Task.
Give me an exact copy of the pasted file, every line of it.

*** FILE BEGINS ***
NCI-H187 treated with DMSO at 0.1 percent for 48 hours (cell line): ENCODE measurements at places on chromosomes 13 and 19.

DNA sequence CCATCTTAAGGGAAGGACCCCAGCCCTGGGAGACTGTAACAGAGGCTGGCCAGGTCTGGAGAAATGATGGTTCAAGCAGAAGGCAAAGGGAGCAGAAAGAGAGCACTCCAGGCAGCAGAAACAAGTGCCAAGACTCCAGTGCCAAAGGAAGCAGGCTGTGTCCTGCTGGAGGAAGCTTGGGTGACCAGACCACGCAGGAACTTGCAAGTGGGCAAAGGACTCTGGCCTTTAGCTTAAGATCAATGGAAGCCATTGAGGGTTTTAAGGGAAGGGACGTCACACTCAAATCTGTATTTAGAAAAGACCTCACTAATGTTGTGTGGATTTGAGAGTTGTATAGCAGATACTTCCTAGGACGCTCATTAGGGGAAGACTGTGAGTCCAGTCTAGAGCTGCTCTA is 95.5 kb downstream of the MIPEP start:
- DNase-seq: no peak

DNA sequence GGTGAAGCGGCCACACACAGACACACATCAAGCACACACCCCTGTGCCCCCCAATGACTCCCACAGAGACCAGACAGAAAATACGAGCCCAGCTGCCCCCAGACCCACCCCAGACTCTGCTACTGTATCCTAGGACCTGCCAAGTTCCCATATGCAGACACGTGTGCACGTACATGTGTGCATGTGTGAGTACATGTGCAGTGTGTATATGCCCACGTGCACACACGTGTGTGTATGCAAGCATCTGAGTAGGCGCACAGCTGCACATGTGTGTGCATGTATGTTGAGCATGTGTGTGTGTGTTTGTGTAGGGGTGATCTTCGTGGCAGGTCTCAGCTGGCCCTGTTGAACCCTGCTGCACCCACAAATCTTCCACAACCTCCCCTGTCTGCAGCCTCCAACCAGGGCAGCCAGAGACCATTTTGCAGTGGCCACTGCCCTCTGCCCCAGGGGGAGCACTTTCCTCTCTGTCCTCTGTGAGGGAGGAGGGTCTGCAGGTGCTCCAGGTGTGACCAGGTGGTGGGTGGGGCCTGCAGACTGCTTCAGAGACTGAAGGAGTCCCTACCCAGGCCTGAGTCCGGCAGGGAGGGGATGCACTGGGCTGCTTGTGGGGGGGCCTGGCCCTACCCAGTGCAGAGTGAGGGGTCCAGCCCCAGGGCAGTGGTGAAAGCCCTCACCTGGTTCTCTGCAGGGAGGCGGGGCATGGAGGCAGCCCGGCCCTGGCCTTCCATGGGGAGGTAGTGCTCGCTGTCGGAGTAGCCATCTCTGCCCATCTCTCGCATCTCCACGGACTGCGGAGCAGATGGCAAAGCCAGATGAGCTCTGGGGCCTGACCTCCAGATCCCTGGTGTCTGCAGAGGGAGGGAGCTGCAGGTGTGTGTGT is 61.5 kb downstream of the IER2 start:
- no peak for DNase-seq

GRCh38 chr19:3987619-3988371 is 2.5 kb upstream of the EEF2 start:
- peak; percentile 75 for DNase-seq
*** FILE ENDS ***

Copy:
NCI-H187 treated with DMSO at 0.1 percent for 48 hours (cell line): ENCODE measurements at places on chromosomes 13 and 19.

DNA sequence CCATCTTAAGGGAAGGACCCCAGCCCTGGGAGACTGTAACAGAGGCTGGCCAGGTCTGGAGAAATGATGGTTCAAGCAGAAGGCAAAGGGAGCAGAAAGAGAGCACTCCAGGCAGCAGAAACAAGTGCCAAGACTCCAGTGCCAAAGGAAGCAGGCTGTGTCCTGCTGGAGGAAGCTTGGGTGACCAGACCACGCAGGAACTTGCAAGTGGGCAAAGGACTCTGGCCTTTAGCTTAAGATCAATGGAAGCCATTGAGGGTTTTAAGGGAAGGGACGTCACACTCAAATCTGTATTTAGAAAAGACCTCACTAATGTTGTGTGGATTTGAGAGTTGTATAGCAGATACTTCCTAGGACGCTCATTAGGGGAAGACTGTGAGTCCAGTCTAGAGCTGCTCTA is 95.5 kb downstream of the MIPEP start:
- DNase-seq: no peak

DNA sequence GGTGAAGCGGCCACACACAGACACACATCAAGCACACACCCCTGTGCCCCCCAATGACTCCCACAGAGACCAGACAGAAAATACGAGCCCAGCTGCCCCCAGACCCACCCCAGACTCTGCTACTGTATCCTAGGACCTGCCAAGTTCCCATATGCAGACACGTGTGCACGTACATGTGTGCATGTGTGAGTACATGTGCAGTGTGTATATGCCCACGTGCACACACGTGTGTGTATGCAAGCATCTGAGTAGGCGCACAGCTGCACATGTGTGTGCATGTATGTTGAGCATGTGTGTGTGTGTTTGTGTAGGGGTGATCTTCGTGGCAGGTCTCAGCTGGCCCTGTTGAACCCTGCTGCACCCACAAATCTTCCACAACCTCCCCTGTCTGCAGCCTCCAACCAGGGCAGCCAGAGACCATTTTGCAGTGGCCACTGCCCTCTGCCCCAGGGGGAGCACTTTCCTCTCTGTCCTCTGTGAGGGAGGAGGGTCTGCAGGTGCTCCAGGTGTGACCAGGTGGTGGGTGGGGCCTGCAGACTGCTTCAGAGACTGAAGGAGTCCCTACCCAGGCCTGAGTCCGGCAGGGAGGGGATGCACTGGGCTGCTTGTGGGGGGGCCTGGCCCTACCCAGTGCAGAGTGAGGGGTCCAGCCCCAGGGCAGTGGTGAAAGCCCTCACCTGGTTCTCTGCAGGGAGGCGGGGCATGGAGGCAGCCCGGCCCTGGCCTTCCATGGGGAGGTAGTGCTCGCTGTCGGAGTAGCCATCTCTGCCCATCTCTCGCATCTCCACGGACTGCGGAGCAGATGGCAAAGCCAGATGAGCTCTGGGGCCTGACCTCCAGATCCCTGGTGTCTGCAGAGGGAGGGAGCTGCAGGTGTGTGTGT is 61.5 kb downstream of the IER2 start:
- no peak for DNase-seq

GRCh38 chr19:3987619-3988371 is 2.5 kb upstream of the EEF2 start:
- peak; percentile 75 for DNase-seq